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Architecting for FedRAMP/FISMA/CMMC Compliance: Third-party vs AWS Native Tools

Organizations continue to migrate and adopt AWS Cloud Services and offer digital services to their customers and stakeholders. Service providers especially in compliance-focused markets such as healthcare, financial services, and public sector markets must adhere to security best practices to ensure the integrity of their information assets. AWS provides a wide range of tools and services to help users implement security best practices. In addition to AWS native tools, there are a plethora of tools available providing similar capabilities. If you have any questions relating to the AWS architecture recommendations for FedRAMP, FISMA, or CMMC compliance, we are here to help.

Let’s dive deeper into these tools and do a comparison to analyze which tools are relevant for your use case and compliance framework. In this blog post we cover some common tools and scenarios that we constantly encounter – these include 1) Amazon Inspector versus Tenable Nessus, 2) AWS CloudWatch Synthetics versus PagerDuty and 3) Splunk versus AWS CloudWatch (and associated services).

1. Amazon Inspector vs Tenable

Amazon Inspector is an automated security assessment service that helps improve the security and compliance of applications deployed on AWS. Amazon Inspector automatically assesses applications for exposure, vulnerabilities, and deviations from best practices. After performing an assessment, Amazon Inspector produces a detailed list of security findings prioritized by level of severity. These findings can be reviewed directly or as part of detailed assessment reports which are available via the Amazon Inspector console or API.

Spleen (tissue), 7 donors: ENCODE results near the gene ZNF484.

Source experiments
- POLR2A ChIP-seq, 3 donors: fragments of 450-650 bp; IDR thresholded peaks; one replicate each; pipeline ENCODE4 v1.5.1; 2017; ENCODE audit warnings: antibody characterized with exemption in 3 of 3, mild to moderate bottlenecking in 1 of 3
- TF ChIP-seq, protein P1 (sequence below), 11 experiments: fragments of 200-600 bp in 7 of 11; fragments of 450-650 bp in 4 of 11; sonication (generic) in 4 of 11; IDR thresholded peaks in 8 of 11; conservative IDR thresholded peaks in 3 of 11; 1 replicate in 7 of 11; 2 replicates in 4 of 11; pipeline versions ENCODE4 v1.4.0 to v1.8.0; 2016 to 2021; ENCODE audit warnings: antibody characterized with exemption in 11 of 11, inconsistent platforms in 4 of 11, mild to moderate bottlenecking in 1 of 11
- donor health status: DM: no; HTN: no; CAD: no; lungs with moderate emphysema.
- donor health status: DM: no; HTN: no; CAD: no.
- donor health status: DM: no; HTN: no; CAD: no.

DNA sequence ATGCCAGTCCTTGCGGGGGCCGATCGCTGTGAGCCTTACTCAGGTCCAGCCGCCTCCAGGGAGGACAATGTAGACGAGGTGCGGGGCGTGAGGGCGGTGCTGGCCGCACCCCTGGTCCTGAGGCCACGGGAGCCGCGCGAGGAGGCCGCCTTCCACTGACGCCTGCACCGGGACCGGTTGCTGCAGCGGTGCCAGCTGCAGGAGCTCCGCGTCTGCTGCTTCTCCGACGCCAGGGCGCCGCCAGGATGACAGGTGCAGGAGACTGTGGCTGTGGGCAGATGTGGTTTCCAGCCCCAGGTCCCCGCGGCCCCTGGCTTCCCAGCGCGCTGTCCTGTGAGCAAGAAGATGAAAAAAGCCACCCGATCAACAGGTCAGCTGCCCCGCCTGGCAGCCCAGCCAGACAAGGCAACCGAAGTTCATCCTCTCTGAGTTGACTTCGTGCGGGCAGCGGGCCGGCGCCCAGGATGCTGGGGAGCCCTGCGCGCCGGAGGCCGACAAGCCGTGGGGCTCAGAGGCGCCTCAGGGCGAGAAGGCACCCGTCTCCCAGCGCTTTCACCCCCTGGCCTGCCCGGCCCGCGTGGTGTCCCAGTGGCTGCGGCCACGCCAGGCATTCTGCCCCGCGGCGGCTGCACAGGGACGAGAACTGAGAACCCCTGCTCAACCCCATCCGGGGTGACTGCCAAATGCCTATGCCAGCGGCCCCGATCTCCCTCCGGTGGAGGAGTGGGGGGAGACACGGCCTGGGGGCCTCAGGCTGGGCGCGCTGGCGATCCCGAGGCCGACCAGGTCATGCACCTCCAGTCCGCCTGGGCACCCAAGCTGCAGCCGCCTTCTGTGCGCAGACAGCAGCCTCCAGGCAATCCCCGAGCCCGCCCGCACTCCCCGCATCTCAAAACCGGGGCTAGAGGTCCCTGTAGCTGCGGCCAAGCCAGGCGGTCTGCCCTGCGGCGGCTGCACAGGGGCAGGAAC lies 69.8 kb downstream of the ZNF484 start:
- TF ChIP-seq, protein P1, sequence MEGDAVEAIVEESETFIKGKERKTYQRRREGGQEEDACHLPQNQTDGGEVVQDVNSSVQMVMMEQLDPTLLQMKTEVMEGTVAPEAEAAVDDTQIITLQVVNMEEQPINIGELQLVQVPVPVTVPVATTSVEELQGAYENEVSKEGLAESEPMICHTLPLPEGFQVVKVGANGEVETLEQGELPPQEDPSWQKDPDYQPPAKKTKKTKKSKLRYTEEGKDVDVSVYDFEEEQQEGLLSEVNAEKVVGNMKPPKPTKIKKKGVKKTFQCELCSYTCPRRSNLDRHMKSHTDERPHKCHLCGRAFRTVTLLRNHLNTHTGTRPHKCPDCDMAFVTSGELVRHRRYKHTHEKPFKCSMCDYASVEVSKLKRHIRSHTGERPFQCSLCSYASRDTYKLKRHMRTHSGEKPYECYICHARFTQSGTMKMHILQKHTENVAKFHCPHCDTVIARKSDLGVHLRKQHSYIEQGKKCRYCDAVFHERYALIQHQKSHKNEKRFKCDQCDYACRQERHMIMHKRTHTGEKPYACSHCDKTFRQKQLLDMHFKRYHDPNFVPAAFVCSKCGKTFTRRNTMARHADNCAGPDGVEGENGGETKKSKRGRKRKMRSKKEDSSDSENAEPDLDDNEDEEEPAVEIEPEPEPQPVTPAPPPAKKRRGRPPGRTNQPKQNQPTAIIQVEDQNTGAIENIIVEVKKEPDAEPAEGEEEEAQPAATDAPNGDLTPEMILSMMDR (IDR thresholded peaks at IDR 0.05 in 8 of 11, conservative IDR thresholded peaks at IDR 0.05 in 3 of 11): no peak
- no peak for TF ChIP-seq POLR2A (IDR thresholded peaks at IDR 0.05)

Using a native tool like Amazon Inspector would not only help in overcoming the technical challenges but also makes sense financially. Although Amazon Inspector does not advertise itself to be a full-fledged Vulnerability Assessment Scanner, it does claim to help one understand the risk posture of servers, be it public facing or privately hosted.

Setting up Amazon Inspector needs reasonable effort to get going as it requires agent installation, asset tagging, and defining of roles.

Installation & Running the Assessments:

To get started one needs to install the software agent on all the servers (ec2- instances) and initiate the scan from the AWS Web Console. The agent can be installed via command line and it is available for Linux as well as Windows flavors. Amazon Inspector requires read-only access to resources in the account.

Following operating systems are supported:

Linux OS:

  • Amazon Linux (2015.03, 2016.03, 2016.09)
  • Ubuntu (14.04 LTS, 16.04 LTS)
  • Red Hat Enterprise Linux (7.2)
  • CentOS (7.2)